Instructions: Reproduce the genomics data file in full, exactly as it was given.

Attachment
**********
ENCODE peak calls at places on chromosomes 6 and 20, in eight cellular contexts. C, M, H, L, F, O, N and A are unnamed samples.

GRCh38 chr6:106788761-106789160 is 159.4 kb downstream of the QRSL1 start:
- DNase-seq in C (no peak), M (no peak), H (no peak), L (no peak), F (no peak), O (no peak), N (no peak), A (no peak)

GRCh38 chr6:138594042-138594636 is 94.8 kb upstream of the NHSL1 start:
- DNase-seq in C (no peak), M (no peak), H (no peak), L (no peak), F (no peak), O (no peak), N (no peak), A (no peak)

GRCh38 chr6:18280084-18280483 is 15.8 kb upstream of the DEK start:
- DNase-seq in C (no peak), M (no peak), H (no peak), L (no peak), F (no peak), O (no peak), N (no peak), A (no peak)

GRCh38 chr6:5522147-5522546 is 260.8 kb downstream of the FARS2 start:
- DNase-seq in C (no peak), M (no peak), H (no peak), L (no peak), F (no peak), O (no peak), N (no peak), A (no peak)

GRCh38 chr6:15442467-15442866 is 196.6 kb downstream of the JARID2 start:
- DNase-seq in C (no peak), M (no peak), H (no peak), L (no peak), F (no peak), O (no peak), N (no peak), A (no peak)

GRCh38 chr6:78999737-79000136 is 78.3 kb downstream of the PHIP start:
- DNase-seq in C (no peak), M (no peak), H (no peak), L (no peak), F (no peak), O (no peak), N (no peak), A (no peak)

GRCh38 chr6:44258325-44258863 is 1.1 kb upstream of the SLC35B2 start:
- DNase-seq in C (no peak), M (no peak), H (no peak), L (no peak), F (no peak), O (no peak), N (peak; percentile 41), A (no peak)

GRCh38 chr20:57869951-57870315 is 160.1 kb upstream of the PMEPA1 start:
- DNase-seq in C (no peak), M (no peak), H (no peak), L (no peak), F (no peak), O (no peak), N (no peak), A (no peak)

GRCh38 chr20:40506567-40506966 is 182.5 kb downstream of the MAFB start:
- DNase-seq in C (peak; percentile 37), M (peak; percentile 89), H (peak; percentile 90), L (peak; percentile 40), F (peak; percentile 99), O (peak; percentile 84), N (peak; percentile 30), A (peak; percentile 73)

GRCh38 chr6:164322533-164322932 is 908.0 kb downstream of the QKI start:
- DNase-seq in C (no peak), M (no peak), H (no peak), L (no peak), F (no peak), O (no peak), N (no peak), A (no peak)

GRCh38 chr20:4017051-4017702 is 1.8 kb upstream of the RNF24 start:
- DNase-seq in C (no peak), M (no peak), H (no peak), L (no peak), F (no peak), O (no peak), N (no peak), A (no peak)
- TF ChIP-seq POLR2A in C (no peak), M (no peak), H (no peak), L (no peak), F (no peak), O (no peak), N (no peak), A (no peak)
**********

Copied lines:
ENCODE peak calls at places on chromosomes 6 and 20, in eight cellular contexts. C, M, H, L, F, O, N and A are unnamed samples.

GRCh38 chr6:106788761-106789160 is 159.4 kb downstream of the QRSL1 start:
- DNase-seq in C (no peak), M (no peak), H (no peak), L (no peak), F (no peak), O (no peak), N (no peak), A (no peak)

GRCh38 chr6:138594042-138594636 is 94.8 kb upstream of the NHSL1 start:
- DNase-seq in C (no peak), M (no peak), H (no peak), L (no peak), F (no peak), O (no peak), N (no peak), A (no peak)

GRCh38 chr6:18280084-18280483 is 15.8 kb upstream of the DEK start:
- DNase-seq in C (no peak), M (no peak), H (no peak), L (no peak), F (no peak), O (no peak), N (no peak), A (no peak)

GRCh38 chr6:5522147-5522546 is 260.8 kb downstream of the FARS2 start:
- DNase-seq in C (no peak), M (no peak), H (no peak), L (no peak), F (no peak), O (no peak), N (no peak), A (no peak)

GRCh38 chr6:15442467-15442866 is 196.6 kb downstream of the JARID2 start:
- DNase-seq in C (no peak), M (no peak), H (no peak), L (no peak), F (no peak), O (no peak), N (no peak), A (no peak)

GRCh38 chr6:78999737-79000136 is 78.3 kb downstream of the PHIP start:
- DNase-seq in C (no peak), M (no peak), H (no peak), L (no peak), F (no peak), O (no peak), N (no peak), A (no peak)

GRCh38 chr6:44258325-44258863 is 1.1 kb upstream of the SLC35B2 start:
- DNase-seq in C (no peak), M (no peak), H (no peak), L (no peak), F (no peak), O (no peak), N (peak; percentile 41), A (no peak)

GRCh38 chr20:57869951-57870315 is 160.1 kb upstream of the PMEPA1 start:
- DNase-seq in C (no peak), M (no peak), H (no peak), L (no peak), F (no peak), O (no peak), N (no peak), A (no peak)

GRCh38 chr20:40506567-40506966 is 182.5 kb downstream of the MAFB start:
- DNase-seq in C (peak; percentile 37), M (peak; percentile 89), H (peak; percentile 90), L (peak; percentile 40), F (peak; percentile 99), O (peak; percentile 84), N (peak; percentile 30), A (peak; percentile 73)

GRCh38 chr6:164322533-164322932 is 908.0 kb downstream of the QKI start:
- DNase-seq in C (no peak), M (no peak), H (no peak), L (no peak), F (no peak), O (no peak), N (no peak), A (no peak)

GRCh38 chr20:4017051-4017702 is 1.8 kb upstream of the RNF24 start:
- DNase-seq in C (no peak), M (no peak), H (no peak), L (no peak), F (no peak), O (no peak), N (no peak), A (no peak)
- TF ChIP-seq POLR2A in C (no peak), M (no peak), H (no peak), L (no peak), F (no peak), O (no peak), N (no peak), A (no peak)